“Students should never be given an assignment asking them to pretend they’re Nazis and to advocate for the Holocaust. Reenactments or debates like this open up the possibility that these reprehensible beliefs are acceptable. That crosses a moral line and does not belong in our schools.” Author Liza Wiemer

From a futuristic St. Louis where technology clashes with Jewish tradition to a story inspired by real high school students who stood up against an assignment asking them to defend the Holocaust, the forty-third annual St. Louis Jewish Book Festival brings together a variety of authors and stories. The festival, which started on November 7 and runs through the 18th, celebrates Jewish authors and books featuring Jewish characters or the Jewish community. Hilary Gan, book festival organizer and director of literary arts for the Jewish Community Center of St. Louis, says the festival, overall, has a more lighthearted tone this year. “We wanted to really keep the focus on good stories and on meaningful positive topics this year after two very hard years,” Hilary says, referring to the pandemic. This year’s schedule highlights a variety of genres, including more fiction and romance and graphic novels. While the festival’s overall tone is more lighthearted, it doesn’t shy away from more difficult topics. The festival includes a day of remembrance for ​​Kristallnacht, a violent attack against Jewish people that occurred in 1938. Helen Turner, director of education and interpretation at St. Louis Kaplan Feldman Holocaust Museum, says the St. Louis Jewish Book Festival helps commemorate this violence by talking about it and giving space to the survivors and victims of the attack. Additionally, the festival goes into defiance of the Kristallnacht’s attempt to eliminate aspects of Jewish community by providing a space for the Jewish community to come together, she says.

WEB EXTRA – Connect with oral histories via the St. Louis Kaplan Feldman Holocaust Museum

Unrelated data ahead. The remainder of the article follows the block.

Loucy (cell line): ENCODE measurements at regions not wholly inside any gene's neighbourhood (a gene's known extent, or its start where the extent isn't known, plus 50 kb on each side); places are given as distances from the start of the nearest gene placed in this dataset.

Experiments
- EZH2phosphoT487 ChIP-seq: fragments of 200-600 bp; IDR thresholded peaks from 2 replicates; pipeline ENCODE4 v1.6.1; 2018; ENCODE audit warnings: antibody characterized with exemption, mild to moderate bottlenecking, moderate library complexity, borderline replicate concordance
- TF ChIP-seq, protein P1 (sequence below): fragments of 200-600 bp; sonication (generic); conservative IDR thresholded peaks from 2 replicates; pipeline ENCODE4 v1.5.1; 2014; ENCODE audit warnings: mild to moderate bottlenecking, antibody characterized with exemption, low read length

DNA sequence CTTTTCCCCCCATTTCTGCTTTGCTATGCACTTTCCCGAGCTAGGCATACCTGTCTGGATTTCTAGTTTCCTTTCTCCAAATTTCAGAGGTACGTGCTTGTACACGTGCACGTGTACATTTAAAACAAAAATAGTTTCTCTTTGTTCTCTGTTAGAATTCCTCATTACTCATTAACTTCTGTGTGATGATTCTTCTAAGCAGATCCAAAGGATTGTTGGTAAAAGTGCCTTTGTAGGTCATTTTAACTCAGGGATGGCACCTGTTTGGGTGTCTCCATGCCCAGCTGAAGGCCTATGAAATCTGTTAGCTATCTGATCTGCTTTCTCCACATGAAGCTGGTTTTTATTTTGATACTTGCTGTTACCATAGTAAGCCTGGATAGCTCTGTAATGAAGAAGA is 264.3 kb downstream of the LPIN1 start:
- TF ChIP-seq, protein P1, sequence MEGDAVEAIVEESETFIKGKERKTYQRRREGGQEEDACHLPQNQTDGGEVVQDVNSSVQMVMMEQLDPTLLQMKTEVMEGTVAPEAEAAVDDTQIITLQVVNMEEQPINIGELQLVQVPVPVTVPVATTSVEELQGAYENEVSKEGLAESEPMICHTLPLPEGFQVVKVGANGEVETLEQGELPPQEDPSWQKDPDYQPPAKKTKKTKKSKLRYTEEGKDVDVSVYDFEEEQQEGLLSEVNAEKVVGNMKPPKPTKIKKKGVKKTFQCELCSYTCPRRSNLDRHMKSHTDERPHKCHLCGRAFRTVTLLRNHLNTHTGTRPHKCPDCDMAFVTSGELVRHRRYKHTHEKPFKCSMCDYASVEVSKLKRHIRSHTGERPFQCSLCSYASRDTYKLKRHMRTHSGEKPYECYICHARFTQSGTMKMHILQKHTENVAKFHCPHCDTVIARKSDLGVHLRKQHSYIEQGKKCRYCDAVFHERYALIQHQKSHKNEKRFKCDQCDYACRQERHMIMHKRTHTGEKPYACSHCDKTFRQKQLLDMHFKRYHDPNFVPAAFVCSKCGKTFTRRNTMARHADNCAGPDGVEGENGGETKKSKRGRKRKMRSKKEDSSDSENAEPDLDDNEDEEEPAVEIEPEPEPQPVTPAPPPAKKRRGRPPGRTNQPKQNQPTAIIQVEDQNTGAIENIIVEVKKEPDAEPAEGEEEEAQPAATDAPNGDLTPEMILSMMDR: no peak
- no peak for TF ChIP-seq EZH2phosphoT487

Due to the pandemic, the book festival is hybrid this year, with some in-person and some virtual options available. The event is one of the largest of its kind in the country—drawing in more than ten thousand audience members each year. The festival is an opportunity for authors to share their thoughts and engage with people from all backgrounds. During the festival’s first week, author Liza Wiemer spoke about her novel, The Assignment, which is based on a real assignment in a New York State high school. Students were tasked with placing themselves in the shoes of people in Nazi Germany arguing in favor of the Nazi plan that led to the genocide of Jewish people. Students in the New York State high school pushed back against the assignment. Liza happened to be in the same New York State town for a book event and spoke with one of the students. She was inspired by their courage and wanted to share their story. Her novel tells the story of high school students taking a stand against a similar assignment. “What makes The Assignment unique is that it connects the history of World War II and the Holocaust to what’s going on in society today. That link is so important,” Liza says. “There should not be a disconnect between history and what’s going on in society today. It’s important for students to understand that link.” To write The Assignment, Liza did extensive research, interviewing experts, watching documentaries, and reading about other similar assignments. She was surprised to learn that the assignment given to the New York State high school students was not unique. Assignments like that one are given across the country. Liza hopes her novel will empower students to take a stand against assignments like this one. In addition to author talks like Liza’s, this year’s festival includes a four-part series of authors focused on topics affecting Israel and America’s Jewish community. “They aren’t necessarily about Israel or the conflict,” Hilary says, “ just themes that connect the Jewish people across cultures and country boundaries.” The series, Zionism 3.0 or the Z3 Project, is an annual conference the Oshman Family JCC in Palo Alto, California. The conference’s goal is to encourage stronger relationships between all Jewish people globally. St. Louis was going to be the first additional city to host the conference in 2020, but plans changed when the COVID-19 pandemic shut the world down. This year’s festival incorporates that conference into its schedule to make up for it. Homegrown Missouri authors. On Monday afternoon, the book festival features local authors at a session titled Missouri’s Own: Homegrown Talent. The list of authors includes young adult novelist Jamie Krakover and self-help author Jan Sokoloff Harness. Jamie Krakover, aerospace engineer by day and a YA sci-fi novelist by night, is part of the panel. While she grew up Jewish and the main character of her book is Jewish, Jamie struggled at first with how to incorporate the character’s faith into the story. Jamie started her novel, Tracker 220, in 2012. She asked herself, “What if you never got lost again?” That led her to consider a world where it was possible to never get lost. The resulting story takes place in a futuristic St. Louis where everyone has smartphone technology embedded in their brain. “So anything you can do on a cell phone can be done in the blink of an eye and because of that everything in the world is monitored and tracked. The authorities know everywhere you go,” Jamie explains. The story also explores how Judaism sometimes conflicts with technology. In this reality, tech is a constant part of everyone’s life. For the Jewish main character, that presents a challenge. For instance, it makes it difficult to avoid technology when observing the Shabbat. The COVID-19 pandemic forced Jewish communities to lean into tech to help facilitate services safely on a virtual platform. For that reason, Jamie is excited to talk about how the pandemic has influenced how others might think about her story during Monday’s panel. The session starts with a panel discussion, during which the authors will share more about their craft. After that, each author will break out into a tabling session where attendees can meet them and purchase their books. Anti-Semitism today. Helen, who is new to St. Louis, describes the Jewish community as strong, vibrant, and welcoming. Even with strong Jewish communities across the country, anti-Semitism is on the rise today. With swastikas being painted on buildings and other actions of anti-Semitism today, Liza says, embracing diversity is crucial. These signs of hatred, she explains, are for no other reason than that someone is viewed as different. “In order for us to respect diversity, we need to embrace our common humanity,” she adds. Learning about the roots of anti-Semitism is crucial to understanding it and being able to speak up against it, Helen says. “I think it’s important to understand the deep history of anti-Semitism and that it does tie in to Jewish life today. It’s important to take the lesson from that history and understand the gravity of anti-Semitism and know how to stand up against it.” Anti-Semitism, Helen says, shows up in the usual, ancient tropes such as linking Jewish people with money or gold. While a meme stereotyping Jews may seem like just a meme on the surface, she says, these tropes lead to physical violent acts. “We see words of hate transforming into acts of hate with many groups, not just the Jewish community.” Anti-Semitism is just one form of hatred against a specific group of human beings. For Liza, educating someone to stand up against one form of hatred teaches them to advocate against all forms of hatred. “With the rise in anti-Semitism, racism, anti-Asian hate, and anti-LGBTIQA+ hate—students must learn from the past, the impact of hatred, and apply those lessons to what’s going on in society today,” Liza says. “It’s critical to empower them to be allies and upstanders against all forms of hate.” Helen echoed that sentiment. For her, Holocaust education is curcial because it serves as a critical historical case study. “It is such an important moment in history for us to understand,” Helen says. “It shows when we let things like anti-Semitism and hatred go unchecked, what can happen in society.” For Liza, what is most shocking about the Holocaust is that so many people were bystanders, and millions of people bought into the propaganda of the time. She says people must have the courage to speak up when something is not right. To stand up against this hatred is the first step to call things what they are, Helen says. She acknowledges that it takes time and practice to consistently achieve this. “Our job is to call it out, name it what it is, call out these tropes and of course stand up against it. There’s no place for hate in our communities, our societies, and our world.” Book Festival educates and celebrates. For Jamie, the St. Louis Jewish Book Festival is an important opportunity to celebrate Jewish authors and Jewish literature. “In general, for Jews it’s important to see Jewish people in literacy,” she says. “In certain areas of literature, particularly young adult, we’re starting to see more Jewish characters. It’s important for people to see characters like them in the books that they read.” Liza appreciates the book festival’s opportunity for authors to connect with each other and with readers. She sees her writing and speaking opportunities as opportunities to advocate against assignments like the one in her book. “Students should never be given an assignment asking them to pretend they’re Nazis and to advocate for the Holocaust. Reenactments or debates like this open up the possibility that these reprehensible beliefs are acceptable. That crosses a moral line and does not belong in our schools,” Liza says. The book festival continues through November 18.